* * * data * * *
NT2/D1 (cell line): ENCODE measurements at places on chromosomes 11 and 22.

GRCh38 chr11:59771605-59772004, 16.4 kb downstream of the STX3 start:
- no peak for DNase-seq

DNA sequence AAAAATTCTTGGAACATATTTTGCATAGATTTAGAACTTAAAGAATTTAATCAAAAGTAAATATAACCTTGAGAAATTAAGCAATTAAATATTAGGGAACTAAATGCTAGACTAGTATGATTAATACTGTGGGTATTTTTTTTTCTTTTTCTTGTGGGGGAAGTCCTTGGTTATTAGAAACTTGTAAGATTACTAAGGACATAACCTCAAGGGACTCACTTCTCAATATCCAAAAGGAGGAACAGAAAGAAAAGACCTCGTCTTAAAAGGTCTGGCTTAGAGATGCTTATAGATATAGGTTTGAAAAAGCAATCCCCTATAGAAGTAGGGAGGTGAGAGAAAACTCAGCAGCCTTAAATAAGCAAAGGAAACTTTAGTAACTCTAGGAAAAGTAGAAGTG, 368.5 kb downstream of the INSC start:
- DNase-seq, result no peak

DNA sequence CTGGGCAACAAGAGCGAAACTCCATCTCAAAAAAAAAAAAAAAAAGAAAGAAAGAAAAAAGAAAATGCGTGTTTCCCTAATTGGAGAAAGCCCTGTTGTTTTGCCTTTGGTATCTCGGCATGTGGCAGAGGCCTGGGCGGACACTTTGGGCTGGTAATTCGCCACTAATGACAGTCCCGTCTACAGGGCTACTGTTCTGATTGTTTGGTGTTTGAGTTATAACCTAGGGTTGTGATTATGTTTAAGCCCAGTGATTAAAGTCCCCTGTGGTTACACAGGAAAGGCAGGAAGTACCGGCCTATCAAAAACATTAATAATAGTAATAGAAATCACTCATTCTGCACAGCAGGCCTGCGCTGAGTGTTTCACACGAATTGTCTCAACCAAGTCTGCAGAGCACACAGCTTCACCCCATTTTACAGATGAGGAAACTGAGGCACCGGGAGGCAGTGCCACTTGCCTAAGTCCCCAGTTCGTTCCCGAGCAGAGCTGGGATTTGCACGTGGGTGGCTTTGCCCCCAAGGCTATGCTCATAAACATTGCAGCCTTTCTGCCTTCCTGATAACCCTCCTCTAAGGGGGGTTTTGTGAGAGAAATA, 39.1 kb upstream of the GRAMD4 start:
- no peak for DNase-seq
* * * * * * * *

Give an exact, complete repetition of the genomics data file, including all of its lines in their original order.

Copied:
NT2/D1 (cell line): ENCODE measurements at places on chromosomes 11 and 22.

GRCh38 chr11:59771605-59772004, 16.4 kb downstream of the STX3 start:
- no peak for DNase-seq

DNA sequence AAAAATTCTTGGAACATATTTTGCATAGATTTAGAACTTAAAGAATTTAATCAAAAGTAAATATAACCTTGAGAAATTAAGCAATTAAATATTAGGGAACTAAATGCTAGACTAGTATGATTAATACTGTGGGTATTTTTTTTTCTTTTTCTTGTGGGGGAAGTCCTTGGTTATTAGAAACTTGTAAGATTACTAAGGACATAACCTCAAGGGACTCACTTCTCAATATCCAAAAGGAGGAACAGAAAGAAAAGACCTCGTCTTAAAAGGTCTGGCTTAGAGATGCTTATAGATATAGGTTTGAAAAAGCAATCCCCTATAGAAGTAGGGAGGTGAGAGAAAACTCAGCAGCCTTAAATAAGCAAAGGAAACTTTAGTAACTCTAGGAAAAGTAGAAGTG, 368.5 kb downstream of the INSC start:
- DNase-seq, result no peak

DNA sequence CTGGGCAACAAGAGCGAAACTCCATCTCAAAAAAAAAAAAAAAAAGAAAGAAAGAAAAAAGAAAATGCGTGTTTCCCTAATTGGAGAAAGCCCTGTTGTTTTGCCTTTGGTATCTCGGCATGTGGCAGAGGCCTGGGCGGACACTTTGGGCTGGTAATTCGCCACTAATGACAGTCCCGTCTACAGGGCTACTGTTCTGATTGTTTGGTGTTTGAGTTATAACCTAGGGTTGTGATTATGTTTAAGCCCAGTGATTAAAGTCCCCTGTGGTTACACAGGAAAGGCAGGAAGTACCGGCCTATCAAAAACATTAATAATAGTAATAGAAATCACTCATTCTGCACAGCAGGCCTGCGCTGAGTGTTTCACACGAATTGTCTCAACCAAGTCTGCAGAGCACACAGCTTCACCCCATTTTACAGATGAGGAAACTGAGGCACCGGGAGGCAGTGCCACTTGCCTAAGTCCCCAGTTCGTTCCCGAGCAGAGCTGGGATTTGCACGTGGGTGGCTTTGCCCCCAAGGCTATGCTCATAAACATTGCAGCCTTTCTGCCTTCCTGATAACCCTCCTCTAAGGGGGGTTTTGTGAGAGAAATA, 39.1 kb upstream of the GRAMD4 start:
- no peak for DNase-seq